Twenty Shallow marine ostracods of five samples from Al-Quseir to Marsa Alam on the Egyptian Red Sea Coast were studied. [4] collected twenty-three ostracod species belonging to 21 genera, and 13 families from Safaga bay along the Red Sea coast, Egypt. Similarly, [5] collected 36 and 26 ostracod species from Wadi Gemal area and Abu Ghoson area, respectively. During our study, the most common species in the collecting region are Loxoconcha ghardaqensis, Xestoleberis rotunda, Paranesidea fracticorallicola, Tanella gracilis and Neonesidea schulzi, whereas, Hemicytherura videns aegyptica and Caudites sublevis occurred in few numbers. [11] reported 83 species belonging to 54 genera from Gulf of Oman at depths ranging from 30 to 103 m. The ostracod species Hemicytherura aegyptica, Tanella gracilis, Moosella striata and Loxoconcha ornatovalve are recorded by [11] .

The ostracod species Hiltermannicythere rubrimaris, Loxoconcha ghardaqensis are distributed in the Red Sea, the Gulf of Aden and the East African coast (Al-Abdul-Razzaq et al. [19] [42] ; Bonaduce et al. [2] , Bonaduce et al. [1] [4] [20] [27] [29] [33] [54] ).

Tanella gracilis is common in algae in the area under study. [19] and [37] reported this species from the lagoon in the Arabian Gulf and from the deep water of the Gulf of Oman, respectively. [39] also found T. gracilis in the western coast of India and [38] found it in Indonesia as well as the western coast of Australia.

The recorded fauna show close affinities to those of the Red Sea and the Indo-Pacific region. Also, Tanella gracilis have wide distribution (Red Sea, Gulf of Aden, Kuwait, Gulf of Oman, Arabian Gulf, Australia, west African coast, Kenya, Malaya, Andaman Islands, India, Reunion Islands). Furthermore, Neonesidea schulzi occurred in east Coast of Africa and Neonesidea michaelseni found in Australia and Polynesia. Paranesidea fracticorallicola occurred in Madagascar and Gulf of Oman. Add to that, Moosella striata present in Kenya. Although, most of studied species occurred in red sea and the Indo-pacific region. This is due to the dispersal of ostracod species by birds and/or ships.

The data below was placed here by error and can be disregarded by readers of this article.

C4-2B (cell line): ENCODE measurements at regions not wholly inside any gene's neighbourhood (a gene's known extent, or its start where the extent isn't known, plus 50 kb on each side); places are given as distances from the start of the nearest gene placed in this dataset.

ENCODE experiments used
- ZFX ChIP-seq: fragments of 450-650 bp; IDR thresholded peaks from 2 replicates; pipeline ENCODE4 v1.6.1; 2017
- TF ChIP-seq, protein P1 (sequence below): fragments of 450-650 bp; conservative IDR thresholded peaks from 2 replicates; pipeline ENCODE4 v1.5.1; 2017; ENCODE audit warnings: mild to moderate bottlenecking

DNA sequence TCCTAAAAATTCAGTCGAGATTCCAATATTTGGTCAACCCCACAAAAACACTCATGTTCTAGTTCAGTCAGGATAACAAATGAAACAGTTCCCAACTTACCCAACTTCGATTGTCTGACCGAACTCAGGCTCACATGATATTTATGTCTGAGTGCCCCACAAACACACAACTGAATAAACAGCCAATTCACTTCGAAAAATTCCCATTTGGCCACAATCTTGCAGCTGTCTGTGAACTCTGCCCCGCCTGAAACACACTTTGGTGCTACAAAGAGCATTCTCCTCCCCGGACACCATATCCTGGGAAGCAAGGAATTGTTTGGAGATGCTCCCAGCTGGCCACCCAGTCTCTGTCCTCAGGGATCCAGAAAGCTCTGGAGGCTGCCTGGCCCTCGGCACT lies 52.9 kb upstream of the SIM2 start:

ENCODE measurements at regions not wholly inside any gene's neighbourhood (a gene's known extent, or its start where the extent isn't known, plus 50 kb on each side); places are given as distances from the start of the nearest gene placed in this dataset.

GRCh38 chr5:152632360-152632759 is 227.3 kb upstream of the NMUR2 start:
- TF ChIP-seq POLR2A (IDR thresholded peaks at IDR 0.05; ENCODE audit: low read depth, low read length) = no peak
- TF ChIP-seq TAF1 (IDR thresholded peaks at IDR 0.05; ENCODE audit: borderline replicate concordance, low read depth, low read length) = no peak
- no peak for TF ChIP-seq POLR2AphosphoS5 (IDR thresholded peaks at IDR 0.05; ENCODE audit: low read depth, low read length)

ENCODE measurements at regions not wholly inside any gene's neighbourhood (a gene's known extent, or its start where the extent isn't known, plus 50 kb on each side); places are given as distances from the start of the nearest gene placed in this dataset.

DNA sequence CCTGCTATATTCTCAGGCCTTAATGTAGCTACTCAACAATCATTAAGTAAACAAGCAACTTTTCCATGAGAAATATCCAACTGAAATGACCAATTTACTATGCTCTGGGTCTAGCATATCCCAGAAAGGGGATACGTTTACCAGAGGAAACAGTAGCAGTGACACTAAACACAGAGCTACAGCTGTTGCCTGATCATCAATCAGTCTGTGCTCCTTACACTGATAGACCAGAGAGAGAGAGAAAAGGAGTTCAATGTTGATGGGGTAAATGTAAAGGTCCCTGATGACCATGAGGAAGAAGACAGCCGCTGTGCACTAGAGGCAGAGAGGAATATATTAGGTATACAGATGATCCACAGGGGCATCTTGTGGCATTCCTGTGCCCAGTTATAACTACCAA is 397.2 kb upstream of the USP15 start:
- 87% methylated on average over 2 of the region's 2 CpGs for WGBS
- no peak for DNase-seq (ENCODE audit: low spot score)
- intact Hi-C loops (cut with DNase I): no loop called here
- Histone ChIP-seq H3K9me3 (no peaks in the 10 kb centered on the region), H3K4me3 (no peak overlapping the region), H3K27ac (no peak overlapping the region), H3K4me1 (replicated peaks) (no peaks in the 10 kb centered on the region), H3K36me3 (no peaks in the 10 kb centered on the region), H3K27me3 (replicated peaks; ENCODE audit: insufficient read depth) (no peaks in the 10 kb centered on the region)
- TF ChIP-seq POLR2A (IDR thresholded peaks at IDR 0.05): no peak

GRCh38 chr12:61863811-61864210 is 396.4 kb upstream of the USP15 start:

The present study delivers an initial examination of the taxonomy and distribution of some marine water Ostracoda from the Egyptian western Coast of the Red Sea. Though, further detailed studies are required for a better understanding.

Acknowledgements

The author wishes to express his sincere gratitude to Professor Munef Mohammed of Department of Earth and Environmental Sciences, Faculty of Science, Sanaa University, for his invaluable advice and continuous encouragement during the course of this work. Our sincere thanks are also due to anonymous reviewers for the improvement of the manuscript.

Cite this paper
Yousef, E. (2018) Distribution and Taxonomy of Shallow Marine Ostracods from the Western Coast of the Red Sea, Egypt. Open Journal of Marine Science, 8, 51-75. doi: 10.4236/ojms.2018.81004.